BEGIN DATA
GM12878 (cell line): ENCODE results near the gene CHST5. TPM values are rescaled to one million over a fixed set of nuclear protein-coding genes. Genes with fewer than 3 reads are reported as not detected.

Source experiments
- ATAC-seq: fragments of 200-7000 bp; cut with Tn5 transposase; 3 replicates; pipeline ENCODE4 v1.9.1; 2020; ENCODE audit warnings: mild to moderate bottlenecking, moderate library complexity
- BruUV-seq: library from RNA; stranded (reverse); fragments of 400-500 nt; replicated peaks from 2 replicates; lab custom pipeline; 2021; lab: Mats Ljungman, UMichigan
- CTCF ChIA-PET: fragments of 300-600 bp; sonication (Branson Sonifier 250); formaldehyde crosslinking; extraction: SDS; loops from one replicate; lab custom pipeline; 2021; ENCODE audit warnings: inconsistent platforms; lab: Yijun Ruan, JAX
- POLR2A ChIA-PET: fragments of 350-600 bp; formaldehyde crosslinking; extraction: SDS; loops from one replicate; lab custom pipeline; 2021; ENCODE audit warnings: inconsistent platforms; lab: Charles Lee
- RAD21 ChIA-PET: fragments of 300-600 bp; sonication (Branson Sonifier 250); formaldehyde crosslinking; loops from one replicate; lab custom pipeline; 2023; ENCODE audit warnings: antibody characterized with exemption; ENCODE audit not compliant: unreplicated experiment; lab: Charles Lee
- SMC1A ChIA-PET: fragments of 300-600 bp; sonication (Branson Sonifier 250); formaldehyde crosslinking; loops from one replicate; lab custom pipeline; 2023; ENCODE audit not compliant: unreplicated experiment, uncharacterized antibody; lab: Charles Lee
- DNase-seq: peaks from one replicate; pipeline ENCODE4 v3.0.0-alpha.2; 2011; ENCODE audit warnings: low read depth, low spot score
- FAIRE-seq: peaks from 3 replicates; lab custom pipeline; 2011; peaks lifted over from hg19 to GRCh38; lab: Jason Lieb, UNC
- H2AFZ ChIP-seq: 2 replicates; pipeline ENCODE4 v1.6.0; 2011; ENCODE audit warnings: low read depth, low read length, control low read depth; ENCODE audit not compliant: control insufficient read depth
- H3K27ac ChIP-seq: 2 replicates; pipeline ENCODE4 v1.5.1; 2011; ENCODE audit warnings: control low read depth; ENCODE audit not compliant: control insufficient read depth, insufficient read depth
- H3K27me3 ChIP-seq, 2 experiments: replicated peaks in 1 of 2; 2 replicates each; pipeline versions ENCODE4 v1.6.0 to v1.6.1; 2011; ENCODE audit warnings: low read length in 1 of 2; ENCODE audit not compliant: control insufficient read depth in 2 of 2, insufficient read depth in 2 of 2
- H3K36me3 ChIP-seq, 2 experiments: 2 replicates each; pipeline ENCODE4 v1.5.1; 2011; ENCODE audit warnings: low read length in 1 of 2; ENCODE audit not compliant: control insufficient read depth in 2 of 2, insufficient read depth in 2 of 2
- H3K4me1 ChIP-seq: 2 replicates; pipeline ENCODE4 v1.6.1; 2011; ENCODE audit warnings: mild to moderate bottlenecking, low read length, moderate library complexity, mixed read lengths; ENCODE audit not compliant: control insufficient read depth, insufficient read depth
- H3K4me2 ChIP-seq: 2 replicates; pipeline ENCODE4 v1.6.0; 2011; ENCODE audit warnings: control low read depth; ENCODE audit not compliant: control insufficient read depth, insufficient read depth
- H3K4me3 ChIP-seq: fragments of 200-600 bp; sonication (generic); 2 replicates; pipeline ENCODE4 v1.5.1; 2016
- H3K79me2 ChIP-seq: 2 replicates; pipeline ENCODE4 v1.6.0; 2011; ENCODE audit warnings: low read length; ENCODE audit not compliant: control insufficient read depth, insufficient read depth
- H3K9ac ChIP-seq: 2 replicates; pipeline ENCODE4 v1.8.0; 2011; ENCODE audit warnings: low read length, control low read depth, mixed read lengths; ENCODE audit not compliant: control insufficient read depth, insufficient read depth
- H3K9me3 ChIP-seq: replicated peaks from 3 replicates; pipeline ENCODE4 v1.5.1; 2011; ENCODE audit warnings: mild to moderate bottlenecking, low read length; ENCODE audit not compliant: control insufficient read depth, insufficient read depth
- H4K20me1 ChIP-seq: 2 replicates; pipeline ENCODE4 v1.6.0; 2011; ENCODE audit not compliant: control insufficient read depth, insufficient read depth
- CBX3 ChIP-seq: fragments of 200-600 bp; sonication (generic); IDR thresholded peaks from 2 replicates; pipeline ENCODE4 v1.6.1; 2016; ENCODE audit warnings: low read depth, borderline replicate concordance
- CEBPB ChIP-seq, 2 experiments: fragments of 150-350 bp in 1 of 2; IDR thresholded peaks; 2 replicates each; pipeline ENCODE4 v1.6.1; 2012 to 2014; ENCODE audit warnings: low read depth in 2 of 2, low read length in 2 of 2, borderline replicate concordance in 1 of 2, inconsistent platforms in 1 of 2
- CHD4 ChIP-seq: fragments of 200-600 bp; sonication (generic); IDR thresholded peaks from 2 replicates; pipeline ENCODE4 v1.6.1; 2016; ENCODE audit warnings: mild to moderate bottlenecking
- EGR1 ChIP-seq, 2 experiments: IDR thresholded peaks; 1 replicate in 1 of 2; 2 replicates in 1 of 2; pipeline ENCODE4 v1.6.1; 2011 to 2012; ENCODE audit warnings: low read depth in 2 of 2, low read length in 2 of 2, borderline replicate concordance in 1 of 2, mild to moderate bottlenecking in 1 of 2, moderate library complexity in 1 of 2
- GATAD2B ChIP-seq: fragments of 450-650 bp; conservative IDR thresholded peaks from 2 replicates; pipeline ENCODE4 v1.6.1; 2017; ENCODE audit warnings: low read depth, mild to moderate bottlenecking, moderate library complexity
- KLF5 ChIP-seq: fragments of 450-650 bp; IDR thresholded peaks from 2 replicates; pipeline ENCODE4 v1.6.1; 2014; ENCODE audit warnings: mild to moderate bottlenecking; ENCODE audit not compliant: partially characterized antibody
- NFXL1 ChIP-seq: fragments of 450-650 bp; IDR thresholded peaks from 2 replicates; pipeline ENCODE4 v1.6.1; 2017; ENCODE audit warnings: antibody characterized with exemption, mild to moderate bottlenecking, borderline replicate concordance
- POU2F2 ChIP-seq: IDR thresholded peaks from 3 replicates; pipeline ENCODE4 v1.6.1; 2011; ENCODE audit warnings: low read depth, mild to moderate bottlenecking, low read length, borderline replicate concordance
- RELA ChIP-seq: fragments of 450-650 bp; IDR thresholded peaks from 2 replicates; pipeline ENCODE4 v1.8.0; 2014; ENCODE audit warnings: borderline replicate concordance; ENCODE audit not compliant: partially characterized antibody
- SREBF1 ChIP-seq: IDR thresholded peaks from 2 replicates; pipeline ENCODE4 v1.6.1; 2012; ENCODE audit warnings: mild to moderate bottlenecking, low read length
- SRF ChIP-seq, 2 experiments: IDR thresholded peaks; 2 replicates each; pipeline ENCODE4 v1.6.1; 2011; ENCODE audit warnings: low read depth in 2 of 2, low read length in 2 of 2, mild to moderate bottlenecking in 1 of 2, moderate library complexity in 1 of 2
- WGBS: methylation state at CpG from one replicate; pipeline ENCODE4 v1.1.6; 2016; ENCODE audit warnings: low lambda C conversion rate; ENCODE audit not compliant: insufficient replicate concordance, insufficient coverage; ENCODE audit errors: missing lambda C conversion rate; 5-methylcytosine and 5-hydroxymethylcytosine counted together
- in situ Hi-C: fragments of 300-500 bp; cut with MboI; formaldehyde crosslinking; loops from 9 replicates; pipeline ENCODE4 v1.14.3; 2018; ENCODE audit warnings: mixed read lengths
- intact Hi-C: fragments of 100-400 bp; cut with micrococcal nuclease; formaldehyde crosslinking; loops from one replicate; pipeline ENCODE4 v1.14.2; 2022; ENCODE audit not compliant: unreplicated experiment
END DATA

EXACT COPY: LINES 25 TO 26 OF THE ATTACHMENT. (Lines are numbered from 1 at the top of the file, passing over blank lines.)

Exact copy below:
- EGR1 ChIP-seq, 2 experiments: IDR thresholded peaks; 1 replicate in 1 of 2; 2 replicates in 1 of 2; pipeline ENCODE4 v1.6.1; 2011 to 2012; ENCODE audit warnings: low read depth in 2 of 2, low read length in 2 of 2, borderline replicate concordance in 1 of 2, mild to moderate bottlenecking in 1 of 2, moderate library complexity in 1 of 2
- GATAD2B ChIP-seq: fragments of 450-650 bp; conservative IDR thresholded peaks from 2 replicates; pipeline ENCODE4 v1.6.1; 2017; ENCODE audit warnings: low read depth, mild to moderate bottlenecking, moderate library complexity